Public Discourse and Agonistic Democracy

Cathleen Kaveny has a compelling new book I'm working through called Prophecy without Contempt: Religious Discourse in the Public Sphere. The topic of the book is plain enough in the title. I've read several prominent criticisms of Rawlsian liberal thinking about the need for "public reason" in public discourse. Sandel, for one, argues that the sort … Continue reading Public Discourse and Agonistic Democracy


The Ethics of Drone Warfare

I've not read deeply at all on the ethics of drone warfare but wanted to reflect after discussing it with some friends. I see five concerns commonly arise when thinking about the ethics of drone warfare: 1.) collateral damage 2.) impact on local communities (psychological, emotional, physical, etc.) 3.) the military and national security fallout for their use … Continue reading The Ethics of Drone Warfare

The Problem with Paul Bloom on Empathy

Paul Bloom, eminent psychologist at Yale, is at work on a new book explaining the problem with empathy. I have little to go on in reference to the content of the book (since it's not out yet) aside from this short video: This is less to go on than is preferable, but enough, I … Continue reading The Problem with Paul Bloom on Empathy

Chantal Mouffe on the Common Good

As I mentioned in the last post, Chantal Mouffe looks for a "third way" between Rawls-ian individualism and (what she understands to be) Sandel-ian collectivism. Mouffe spends considerable time adapting to the communitarian critique of liberalism, claiming, "liberalism's exclusive concern with individuals and their rights has not provided content and guidance for the exercise of … Continue reading Chantal Mouffe on the Common Good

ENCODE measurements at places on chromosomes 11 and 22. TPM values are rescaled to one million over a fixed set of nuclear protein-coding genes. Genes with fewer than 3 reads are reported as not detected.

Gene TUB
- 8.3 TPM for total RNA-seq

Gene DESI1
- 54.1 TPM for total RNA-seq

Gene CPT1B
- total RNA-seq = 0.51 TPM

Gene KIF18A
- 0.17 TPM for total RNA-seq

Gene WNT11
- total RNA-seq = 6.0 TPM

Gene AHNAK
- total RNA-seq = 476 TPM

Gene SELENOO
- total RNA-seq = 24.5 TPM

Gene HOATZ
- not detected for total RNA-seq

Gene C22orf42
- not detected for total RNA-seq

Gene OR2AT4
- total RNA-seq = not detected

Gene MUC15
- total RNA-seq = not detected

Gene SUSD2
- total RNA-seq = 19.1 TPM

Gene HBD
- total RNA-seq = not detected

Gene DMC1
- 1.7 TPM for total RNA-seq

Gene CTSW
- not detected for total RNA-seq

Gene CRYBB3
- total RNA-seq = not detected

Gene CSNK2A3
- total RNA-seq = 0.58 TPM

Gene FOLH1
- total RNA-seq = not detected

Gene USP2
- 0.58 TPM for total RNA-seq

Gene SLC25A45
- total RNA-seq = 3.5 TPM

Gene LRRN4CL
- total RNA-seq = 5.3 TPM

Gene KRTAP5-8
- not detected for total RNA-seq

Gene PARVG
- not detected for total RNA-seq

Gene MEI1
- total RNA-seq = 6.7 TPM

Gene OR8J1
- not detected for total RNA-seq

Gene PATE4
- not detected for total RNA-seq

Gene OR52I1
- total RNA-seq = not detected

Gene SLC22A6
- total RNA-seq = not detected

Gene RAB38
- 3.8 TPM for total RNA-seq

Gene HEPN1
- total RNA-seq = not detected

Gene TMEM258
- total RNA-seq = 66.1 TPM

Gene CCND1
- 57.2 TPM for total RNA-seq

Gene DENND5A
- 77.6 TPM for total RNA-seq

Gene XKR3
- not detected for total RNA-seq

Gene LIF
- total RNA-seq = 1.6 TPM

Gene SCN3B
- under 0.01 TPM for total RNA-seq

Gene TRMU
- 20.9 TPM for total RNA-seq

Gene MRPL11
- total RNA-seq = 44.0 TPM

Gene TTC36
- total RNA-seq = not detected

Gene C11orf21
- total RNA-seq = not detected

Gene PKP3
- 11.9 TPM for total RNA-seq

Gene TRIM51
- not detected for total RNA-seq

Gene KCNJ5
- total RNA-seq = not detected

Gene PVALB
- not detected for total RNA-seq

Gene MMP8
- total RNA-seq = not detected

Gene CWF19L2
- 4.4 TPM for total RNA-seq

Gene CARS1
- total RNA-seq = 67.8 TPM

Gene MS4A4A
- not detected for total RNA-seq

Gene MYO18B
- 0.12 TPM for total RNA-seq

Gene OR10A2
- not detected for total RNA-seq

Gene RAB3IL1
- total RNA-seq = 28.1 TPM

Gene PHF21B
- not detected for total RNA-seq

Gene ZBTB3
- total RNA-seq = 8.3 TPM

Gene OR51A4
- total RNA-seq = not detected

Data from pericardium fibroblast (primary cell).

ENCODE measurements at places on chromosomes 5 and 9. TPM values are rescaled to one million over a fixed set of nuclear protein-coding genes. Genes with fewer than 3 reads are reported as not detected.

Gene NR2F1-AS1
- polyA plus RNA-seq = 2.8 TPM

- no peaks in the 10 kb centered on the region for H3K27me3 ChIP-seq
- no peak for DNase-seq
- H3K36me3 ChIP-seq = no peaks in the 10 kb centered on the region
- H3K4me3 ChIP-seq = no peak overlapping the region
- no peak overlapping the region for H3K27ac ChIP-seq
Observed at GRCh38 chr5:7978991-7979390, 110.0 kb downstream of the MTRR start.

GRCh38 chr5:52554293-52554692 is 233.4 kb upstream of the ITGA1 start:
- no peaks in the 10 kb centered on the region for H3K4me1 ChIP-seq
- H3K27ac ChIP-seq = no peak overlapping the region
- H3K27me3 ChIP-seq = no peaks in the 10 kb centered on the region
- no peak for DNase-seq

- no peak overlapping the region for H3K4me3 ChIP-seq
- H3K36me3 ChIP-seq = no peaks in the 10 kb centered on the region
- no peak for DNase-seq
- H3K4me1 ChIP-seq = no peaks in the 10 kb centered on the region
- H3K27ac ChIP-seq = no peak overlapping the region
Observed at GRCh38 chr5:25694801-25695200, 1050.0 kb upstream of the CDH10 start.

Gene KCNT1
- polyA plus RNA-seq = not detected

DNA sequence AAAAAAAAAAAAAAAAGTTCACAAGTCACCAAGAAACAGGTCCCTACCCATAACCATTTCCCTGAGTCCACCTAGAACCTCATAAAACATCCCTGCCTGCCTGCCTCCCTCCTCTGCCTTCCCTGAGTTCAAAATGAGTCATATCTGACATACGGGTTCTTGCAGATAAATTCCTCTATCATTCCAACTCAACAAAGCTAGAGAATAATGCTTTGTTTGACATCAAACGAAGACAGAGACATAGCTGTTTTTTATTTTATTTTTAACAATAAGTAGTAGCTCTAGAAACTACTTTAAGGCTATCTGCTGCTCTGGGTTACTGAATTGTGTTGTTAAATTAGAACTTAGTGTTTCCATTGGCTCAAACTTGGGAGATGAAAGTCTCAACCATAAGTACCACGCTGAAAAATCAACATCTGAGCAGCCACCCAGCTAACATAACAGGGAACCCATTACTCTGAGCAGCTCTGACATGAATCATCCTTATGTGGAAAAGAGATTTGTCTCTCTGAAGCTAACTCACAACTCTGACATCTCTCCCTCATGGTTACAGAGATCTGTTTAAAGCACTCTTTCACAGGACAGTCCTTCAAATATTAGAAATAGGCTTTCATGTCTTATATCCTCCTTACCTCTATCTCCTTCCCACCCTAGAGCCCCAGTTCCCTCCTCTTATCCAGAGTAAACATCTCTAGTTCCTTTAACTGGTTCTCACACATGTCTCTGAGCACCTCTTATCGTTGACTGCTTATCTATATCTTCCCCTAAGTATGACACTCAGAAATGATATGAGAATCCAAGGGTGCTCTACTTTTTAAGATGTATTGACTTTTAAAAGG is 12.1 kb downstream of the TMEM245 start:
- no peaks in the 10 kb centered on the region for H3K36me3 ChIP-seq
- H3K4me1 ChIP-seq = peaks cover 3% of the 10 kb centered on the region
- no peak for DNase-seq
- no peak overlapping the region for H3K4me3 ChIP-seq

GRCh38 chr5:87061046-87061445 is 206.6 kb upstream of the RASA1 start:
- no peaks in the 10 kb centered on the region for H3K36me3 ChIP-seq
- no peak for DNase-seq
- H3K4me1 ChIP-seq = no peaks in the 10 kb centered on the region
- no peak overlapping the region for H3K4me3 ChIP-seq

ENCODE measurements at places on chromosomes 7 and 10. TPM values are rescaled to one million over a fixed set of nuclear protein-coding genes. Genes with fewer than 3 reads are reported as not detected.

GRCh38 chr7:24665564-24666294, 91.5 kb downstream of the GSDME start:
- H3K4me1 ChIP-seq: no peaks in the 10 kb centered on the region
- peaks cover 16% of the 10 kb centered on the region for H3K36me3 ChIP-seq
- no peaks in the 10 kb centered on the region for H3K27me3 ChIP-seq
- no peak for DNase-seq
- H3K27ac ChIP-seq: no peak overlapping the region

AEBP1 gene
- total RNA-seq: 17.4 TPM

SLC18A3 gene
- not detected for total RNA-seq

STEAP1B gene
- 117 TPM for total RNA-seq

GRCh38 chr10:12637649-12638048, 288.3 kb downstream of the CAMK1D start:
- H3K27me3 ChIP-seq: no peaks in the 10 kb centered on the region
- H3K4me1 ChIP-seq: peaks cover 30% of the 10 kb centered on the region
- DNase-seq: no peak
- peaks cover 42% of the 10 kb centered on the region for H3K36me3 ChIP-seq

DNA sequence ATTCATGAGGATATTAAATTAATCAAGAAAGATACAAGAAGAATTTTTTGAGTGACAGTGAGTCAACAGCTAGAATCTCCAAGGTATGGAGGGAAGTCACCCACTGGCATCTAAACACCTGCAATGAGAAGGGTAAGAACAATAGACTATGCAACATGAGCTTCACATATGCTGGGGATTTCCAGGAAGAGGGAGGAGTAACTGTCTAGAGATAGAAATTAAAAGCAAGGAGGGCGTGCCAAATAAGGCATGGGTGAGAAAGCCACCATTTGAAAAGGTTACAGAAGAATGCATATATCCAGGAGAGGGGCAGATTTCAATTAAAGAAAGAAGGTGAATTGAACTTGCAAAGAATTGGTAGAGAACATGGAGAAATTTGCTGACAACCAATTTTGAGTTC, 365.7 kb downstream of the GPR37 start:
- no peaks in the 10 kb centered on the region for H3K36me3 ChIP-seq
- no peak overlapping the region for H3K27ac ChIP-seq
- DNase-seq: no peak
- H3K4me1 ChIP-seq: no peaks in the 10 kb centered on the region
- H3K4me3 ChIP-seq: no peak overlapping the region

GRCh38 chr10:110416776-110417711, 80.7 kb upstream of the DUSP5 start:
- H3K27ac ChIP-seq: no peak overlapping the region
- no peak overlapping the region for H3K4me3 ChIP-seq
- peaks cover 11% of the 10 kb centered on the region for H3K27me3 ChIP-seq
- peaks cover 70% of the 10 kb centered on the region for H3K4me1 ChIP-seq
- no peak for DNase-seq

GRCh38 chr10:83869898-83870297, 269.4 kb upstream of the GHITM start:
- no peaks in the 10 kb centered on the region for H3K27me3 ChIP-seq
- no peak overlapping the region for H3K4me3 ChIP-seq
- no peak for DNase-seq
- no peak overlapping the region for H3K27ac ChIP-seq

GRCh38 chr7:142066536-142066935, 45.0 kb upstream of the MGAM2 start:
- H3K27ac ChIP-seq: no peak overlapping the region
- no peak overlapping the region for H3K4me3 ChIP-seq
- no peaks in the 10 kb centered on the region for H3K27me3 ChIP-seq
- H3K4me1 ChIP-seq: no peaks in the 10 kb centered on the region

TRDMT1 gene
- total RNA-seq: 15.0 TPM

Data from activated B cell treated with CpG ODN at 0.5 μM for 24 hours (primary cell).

Chantal Mouffe’s Critique of Michael Sandel

There's much I admire about Chantal Mouffe's work, which I'm sure I'll write about in the future... Here I want to talk about her critique of Michael Sandel. In an article entitled "American Liberalism and Its Communitarian Critics," Mouffe provides a survey of the liberal-communitarian debate. [1] After agreeing with Sandel's critique of Rawls (laid out … Continue reading Chantal Mouffe’s Critique of Michael Sandel

Honneth’s Reconstructive Theory of Justice

I might have over-stressed Honneth's break with procedural liberalism in my last post, casting Honneth's and procedural liberalism as contrasting theories. While it's true they're different, it's wrong to imply that Honneth wants to part ways entirely with Rawls and company. Rather, Honneth sees his "reconstructive theory" of justice as a development from procedural liberalism. Honneth claims … Continue reading Honneth’s Reconstructive Theory of Justice